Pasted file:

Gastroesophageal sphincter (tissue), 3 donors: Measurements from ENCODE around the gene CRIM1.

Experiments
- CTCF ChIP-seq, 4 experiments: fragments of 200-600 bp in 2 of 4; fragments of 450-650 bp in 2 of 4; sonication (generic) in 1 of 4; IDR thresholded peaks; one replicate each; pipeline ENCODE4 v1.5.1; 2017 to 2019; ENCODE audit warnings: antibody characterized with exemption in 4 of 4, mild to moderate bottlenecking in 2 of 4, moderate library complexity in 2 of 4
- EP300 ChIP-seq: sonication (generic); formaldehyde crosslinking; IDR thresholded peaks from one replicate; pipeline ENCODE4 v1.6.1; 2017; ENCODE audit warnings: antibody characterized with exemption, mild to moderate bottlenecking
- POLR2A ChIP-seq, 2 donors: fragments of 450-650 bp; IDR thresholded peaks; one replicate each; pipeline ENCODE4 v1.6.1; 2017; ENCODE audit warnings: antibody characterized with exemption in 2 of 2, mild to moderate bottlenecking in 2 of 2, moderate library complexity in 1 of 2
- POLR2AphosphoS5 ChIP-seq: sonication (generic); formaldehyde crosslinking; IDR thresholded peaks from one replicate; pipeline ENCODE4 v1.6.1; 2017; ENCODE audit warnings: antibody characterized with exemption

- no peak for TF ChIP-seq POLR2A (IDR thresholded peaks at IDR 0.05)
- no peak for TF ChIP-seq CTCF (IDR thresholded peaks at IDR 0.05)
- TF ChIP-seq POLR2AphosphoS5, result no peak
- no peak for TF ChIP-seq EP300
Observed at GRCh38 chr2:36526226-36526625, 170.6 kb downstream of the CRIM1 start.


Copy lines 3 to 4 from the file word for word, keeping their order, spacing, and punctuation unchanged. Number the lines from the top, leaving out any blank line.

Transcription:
- CTCF ChIP-seq, 4 experiments: fragments of 200-600 bp in 2 of 4; fragments of 450-650 bp in 2 of 4; sonication (generic) in 1 of 4; IDR thresholded peaks; one replicate each; pipeline ENCODE4 v1.5.1; 2017 to 2019; ENCODE audit warnings: antibody characterized with exemption in 4 of 4, mild to moderate bottlenecking in 2 of 4, moderate library complexity in 2 of 4
- EP300 ChIP-seq: sonication (generic); formaldehyde crosslinking; IDR thresholded peaks from one replicate; pipeline ENCODE4 v1.6.1; 2017; ENCODE audit warnings: antibody characterized with exemption, mild to moderate bottlenecking